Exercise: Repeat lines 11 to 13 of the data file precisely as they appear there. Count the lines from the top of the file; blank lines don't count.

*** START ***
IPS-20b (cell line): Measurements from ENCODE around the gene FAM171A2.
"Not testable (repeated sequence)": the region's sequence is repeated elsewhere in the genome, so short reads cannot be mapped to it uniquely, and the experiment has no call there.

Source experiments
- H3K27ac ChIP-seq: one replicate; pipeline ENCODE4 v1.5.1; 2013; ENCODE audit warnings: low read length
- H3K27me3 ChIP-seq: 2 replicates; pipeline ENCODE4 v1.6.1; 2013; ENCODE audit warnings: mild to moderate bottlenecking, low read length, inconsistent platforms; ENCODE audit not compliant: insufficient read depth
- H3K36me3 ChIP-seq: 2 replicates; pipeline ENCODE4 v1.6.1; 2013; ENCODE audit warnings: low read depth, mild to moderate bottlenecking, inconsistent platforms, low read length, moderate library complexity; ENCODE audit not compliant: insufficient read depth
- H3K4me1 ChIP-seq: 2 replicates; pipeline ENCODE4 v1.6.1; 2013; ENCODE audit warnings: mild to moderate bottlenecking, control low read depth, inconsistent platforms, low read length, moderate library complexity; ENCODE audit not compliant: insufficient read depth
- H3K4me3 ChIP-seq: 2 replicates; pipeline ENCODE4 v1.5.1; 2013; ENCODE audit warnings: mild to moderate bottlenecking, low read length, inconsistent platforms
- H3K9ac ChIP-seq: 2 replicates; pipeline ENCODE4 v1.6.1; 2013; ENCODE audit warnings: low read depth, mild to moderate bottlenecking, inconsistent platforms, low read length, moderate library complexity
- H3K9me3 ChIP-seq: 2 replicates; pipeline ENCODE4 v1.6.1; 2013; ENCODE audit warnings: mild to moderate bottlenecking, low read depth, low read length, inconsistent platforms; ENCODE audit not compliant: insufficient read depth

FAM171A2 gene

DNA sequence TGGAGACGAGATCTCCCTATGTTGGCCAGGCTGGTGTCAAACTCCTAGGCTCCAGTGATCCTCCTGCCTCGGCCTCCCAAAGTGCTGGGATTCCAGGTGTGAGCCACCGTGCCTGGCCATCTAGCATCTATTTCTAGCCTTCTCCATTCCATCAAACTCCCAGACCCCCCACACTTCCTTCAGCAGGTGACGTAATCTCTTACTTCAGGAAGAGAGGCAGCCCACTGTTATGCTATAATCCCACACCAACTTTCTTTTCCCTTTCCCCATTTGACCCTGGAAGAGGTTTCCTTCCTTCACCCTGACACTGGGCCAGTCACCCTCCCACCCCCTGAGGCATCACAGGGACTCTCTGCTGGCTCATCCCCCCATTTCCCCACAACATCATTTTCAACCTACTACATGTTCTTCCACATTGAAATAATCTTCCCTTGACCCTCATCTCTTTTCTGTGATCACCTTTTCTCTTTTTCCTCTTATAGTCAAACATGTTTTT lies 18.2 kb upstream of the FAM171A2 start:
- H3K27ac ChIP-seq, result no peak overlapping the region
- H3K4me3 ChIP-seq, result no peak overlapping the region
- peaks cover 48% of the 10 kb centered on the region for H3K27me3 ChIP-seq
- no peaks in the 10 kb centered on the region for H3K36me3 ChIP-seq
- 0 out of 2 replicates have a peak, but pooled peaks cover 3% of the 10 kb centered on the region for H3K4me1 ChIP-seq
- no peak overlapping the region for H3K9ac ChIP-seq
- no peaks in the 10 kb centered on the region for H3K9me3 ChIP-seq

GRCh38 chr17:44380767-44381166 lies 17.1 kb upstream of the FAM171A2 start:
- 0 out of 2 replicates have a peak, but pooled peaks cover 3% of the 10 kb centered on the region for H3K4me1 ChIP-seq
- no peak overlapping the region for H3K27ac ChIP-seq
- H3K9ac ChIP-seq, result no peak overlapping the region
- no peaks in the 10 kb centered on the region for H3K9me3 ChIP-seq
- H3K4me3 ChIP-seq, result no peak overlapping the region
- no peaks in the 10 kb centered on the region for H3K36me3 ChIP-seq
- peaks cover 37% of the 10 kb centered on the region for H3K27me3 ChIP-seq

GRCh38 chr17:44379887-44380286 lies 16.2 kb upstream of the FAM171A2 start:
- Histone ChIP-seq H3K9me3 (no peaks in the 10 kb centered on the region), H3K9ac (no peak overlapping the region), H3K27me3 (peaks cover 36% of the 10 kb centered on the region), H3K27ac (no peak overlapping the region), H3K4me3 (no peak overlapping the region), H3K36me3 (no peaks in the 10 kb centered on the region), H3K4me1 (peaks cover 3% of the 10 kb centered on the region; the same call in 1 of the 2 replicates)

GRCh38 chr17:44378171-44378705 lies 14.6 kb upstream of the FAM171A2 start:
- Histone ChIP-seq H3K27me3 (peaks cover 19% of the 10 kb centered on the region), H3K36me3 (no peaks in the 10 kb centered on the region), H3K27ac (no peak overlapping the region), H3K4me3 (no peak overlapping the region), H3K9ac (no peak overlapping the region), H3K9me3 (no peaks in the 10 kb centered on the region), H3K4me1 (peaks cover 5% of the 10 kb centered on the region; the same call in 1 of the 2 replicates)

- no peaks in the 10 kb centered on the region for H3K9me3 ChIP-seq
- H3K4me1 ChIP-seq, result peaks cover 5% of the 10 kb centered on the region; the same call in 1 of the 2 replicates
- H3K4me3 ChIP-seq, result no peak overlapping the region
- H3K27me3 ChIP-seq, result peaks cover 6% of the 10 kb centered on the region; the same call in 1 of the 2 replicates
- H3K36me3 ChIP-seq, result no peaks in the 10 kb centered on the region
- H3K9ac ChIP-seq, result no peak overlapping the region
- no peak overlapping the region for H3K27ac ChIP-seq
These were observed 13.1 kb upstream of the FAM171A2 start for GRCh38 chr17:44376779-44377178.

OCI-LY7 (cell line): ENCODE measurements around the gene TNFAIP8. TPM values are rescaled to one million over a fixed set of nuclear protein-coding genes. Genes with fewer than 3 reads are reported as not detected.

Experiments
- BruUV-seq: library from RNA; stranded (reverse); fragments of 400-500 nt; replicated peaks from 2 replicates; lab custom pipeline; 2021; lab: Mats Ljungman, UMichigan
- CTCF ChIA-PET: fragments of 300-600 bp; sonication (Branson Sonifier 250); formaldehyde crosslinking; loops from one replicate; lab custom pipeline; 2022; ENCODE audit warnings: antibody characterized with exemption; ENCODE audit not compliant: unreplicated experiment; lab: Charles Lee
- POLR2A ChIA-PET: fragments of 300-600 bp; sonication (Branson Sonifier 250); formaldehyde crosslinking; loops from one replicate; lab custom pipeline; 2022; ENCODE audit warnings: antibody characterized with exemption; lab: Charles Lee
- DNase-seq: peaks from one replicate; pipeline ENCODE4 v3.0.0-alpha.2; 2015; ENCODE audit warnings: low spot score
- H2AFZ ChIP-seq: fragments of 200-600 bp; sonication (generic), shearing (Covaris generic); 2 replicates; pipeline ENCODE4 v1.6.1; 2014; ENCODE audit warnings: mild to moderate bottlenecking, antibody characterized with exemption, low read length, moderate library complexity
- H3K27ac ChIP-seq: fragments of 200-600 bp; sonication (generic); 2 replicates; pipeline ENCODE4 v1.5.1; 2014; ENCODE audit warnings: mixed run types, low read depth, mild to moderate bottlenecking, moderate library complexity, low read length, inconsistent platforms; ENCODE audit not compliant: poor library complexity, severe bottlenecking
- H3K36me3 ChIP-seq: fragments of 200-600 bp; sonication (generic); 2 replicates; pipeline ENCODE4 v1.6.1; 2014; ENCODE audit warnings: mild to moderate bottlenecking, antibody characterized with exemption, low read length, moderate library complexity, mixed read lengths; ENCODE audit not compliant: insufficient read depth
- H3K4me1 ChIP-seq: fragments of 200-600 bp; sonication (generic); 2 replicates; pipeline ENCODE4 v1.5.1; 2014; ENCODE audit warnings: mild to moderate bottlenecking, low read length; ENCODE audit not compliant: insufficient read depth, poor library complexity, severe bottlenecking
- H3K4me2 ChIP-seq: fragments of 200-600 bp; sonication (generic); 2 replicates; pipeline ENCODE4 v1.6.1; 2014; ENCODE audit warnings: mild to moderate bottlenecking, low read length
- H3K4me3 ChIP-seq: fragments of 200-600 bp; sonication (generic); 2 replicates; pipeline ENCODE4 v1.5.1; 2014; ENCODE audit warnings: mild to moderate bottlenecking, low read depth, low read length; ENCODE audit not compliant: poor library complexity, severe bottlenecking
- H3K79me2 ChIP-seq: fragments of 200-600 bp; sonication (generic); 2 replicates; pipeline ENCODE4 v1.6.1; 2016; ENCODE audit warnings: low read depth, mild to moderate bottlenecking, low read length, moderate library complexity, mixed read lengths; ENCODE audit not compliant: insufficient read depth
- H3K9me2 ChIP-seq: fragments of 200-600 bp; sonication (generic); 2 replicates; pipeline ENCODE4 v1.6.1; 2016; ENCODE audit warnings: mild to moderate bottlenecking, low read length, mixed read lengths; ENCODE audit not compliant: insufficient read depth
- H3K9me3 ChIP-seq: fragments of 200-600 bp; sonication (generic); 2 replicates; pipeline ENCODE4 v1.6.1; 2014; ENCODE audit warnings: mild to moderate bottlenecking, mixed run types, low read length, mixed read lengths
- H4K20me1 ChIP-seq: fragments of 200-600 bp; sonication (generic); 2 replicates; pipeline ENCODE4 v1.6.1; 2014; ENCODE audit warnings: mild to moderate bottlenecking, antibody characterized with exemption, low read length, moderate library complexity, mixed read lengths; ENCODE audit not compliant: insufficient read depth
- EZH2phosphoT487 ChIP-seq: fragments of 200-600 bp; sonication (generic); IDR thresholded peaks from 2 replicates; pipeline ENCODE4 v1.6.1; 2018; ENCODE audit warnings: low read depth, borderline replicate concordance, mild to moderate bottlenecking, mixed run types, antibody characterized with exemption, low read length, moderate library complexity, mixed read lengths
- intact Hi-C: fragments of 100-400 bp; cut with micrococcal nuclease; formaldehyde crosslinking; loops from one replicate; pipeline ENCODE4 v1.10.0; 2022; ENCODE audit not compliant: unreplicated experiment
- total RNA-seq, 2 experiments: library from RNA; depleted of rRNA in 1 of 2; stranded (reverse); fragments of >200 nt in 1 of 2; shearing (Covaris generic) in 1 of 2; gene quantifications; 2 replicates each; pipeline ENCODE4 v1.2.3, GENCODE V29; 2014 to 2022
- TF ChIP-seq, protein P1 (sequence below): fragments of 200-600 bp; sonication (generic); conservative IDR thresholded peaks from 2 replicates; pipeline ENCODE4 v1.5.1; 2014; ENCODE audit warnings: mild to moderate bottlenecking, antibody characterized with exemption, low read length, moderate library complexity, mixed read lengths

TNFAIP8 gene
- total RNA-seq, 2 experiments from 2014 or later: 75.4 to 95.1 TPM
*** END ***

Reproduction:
FAM171A2 gene

DNA sequence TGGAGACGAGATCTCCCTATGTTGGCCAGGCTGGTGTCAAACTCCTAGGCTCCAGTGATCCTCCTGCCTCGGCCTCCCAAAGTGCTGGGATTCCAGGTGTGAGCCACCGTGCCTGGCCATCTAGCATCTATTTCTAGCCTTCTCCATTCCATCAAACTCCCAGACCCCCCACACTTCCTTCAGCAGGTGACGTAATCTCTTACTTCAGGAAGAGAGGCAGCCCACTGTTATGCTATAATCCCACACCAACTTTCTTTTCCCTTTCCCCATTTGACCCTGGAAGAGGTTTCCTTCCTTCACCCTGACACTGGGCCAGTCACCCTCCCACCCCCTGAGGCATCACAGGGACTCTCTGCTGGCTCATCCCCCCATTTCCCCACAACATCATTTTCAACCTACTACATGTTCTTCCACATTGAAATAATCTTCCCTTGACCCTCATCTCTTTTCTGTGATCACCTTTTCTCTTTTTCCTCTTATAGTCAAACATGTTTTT lies 18.2 kb upstream of the FAM171A2 start:
- H3K27ac ChIP-seq, result no peak overlapping the region